Practical education for contraception services is underfunded and training can be seen as a hindrance to meeting service targets, she has argued.
Writing in the February issue of GP's sister publication MIMS Women's Health, Cornwall GP Dr Sarah Gray said that training primary care clinicians in their own practices could help solve the problems.
Such a move would require planning and the cooperation of trainers. But it would be much more time efficient, she said.
'A list of suitable patients is booked, they are aware that this will be a training session and have been previously counselled to ensure that they are not pregnant at the time,' she wrote. 'This addresses in advance the nature of training and the identity of the clinician being trained.'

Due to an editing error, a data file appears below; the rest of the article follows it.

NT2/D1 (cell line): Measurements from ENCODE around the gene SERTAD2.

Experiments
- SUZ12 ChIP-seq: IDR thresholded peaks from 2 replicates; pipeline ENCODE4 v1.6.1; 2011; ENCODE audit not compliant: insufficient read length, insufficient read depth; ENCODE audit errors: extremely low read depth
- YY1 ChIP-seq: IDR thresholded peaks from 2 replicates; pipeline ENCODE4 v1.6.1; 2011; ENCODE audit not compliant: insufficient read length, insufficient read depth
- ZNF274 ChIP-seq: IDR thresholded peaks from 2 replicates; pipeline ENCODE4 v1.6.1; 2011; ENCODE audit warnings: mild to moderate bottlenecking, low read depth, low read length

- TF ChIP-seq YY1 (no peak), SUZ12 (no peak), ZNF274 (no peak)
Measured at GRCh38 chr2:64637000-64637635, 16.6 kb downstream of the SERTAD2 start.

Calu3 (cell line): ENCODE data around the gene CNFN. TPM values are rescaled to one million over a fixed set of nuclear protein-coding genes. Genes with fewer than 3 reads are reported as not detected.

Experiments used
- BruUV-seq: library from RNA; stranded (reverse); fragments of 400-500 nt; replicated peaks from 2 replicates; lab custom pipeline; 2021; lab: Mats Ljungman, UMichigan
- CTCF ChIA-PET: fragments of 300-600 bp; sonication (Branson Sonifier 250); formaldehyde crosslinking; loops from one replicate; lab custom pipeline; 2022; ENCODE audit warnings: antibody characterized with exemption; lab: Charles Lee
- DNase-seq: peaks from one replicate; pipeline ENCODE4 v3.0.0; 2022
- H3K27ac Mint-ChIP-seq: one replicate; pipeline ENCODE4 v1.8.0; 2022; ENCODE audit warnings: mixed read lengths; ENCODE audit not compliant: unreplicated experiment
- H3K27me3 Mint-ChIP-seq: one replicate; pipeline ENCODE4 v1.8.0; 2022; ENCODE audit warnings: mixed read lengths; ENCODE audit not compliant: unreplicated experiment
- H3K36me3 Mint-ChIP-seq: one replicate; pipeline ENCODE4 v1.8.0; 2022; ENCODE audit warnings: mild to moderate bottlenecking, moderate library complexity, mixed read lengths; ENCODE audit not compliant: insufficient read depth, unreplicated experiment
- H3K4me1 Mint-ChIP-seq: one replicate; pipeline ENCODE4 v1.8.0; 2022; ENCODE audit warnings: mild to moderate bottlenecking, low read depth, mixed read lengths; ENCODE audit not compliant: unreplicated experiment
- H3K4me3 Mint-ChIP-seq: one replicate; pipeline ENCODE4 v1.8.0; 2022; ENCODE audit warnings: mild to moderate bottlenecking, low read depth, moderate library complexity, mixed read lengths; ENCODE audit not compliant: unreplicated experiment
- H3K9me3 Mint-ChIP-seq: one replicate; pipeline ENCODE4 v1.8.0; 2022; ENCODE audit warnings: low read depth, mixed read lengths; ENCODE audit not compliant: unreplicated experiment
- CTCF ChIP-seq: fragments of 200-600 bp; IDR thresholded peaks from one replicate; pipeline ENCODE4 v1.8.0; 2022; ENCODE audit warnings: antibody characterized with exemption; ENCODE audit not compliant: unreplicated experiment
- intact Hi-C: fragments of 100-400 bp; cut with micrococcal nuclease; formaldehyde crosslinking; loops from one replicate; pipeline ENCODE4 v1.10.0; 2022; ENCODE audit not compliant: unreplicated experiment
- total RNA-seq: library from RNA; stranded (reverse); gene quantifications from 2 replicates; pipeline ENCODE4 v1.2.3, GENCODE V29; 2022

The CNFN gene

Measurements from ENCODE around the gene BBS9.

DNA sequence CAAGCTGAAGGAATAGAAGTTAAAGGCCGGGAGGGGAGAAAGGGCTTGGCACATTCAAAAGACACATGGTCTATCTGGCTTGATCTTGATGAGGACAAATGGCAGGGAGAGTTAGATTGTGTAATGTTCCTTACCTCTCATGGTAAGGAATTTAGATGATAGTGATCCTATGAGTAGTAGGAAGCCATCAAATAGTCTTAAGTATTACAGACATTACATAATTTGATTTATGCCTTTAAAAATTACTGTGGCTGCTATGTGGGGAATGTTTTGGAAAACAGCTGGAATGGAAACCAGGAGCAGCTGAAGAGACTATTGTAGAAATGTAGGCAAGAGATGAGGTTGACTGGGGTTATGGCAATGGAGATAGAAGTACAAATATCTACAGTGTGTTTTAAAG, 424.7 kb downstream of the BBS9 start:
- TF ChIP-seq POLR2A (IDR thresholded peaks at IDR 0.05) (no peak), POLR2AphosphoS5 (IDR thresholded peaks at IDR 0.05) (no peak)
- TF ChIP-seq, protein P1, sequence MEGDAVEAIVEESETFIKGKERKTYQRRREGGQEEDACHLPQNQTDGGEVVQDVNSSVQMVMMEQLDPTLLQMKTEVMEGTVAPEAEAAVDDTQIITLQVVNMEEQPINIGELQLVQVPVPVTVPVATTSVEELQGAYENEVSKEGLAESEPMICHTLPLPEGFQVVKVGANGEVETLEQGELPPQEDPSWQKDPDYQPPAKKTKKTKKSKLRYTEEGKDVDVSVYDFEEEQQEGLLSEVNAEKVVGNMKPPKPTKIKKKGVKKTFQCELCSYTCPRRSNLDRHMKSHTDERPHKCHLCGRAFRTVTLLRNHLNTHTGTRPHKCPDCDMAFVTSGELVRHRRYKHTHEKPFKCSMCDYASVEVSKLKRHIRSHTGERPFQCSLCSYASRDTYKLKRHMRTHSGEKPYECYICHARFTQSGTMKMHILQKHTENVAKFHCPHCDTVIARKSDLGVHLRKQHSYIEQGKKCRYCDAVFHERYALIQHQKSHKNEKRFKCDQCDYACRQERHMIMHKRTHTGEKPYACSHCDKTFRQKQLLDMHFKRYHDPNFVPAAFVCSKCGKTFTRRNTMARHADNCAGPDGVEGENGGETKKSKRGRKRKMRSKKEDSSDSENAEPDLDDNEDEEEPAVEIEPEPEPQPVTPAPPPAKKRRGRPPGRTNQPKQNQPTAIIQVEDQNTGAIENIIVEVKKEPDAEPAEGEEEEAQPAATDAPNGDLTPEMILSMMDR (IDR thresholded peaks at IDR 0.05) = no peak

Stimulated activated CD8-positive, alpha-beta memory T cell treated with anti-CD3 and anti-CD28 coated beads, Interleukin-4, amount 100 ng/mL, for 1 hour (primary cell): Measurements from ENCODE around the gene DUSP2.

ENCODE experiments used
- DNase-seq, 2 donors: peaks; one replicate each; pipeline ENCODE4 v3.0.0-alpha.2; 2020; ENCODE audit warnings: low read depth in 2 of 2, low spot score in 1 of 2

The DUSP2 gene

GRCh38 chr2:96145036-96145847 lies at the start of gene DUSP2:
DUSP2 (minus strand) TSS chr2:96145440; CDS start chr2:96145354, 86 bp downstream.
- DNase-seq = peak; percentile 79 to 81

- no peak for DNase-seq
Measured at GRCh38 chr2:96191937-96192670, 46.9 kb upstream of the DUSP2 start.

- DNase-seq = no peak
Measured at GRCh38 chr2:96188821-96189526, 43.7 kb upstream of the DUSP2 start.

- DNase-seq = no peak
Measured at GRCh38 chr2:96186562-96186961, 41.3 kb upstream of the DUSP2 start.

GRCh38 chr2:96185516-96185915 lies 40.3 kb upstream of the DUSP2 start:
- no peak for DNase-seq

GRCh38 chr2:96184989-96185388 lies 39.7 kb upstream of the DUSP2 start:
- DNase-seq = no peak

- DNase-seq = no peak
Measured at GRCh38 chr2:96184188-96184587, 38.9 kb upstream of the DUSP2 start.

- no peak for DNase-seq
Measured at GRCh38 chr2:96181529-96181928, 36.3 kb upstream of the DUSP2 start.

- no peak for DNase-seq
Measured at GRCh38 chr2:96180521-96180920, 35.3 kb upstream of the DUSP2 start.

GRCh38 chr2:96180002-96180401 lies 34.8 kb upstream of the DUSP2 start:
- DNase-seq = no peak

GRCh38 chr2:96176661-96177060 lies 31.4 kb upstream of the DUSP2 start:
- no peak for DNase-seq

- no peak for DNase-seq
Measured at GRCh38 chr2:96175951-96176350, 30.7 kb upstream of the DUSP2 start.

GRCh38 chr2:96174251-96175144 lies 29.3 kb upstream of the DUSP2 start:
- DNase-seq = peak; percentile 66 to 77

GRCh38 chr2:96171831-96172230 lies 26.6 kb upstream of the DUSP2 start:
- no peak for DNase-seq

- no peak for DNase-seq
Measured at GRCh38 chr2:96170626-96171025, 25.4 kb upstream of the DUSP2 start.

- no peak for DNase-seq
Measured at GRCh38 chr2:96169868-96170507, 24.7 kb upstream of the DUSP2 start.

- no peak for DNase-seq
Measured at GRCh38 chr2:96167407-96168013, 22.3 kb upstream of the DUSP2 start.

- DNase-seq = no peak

Training clinicians in the practice or setting in which they work allows the selection, counselling and follow-up parts of the service to be assessed.
'It is far more comprehensive than simple procedural demonstration and allows true sign-off of competence to deliver a service,' Dr Gray explained.
Unless radical rethinking is undertaken, one-to-one practical training will continue to be the key stumbling block to delivering improved sexual health service for women, she warned.
'In many areas there is a gap between what we should be delivering as best practice and what is available to women.'
Professional training to competency-assessed standards will have spin-off benefits to all aspects of women's health, Dr Gray pointed out.
Comment below and tell us what you think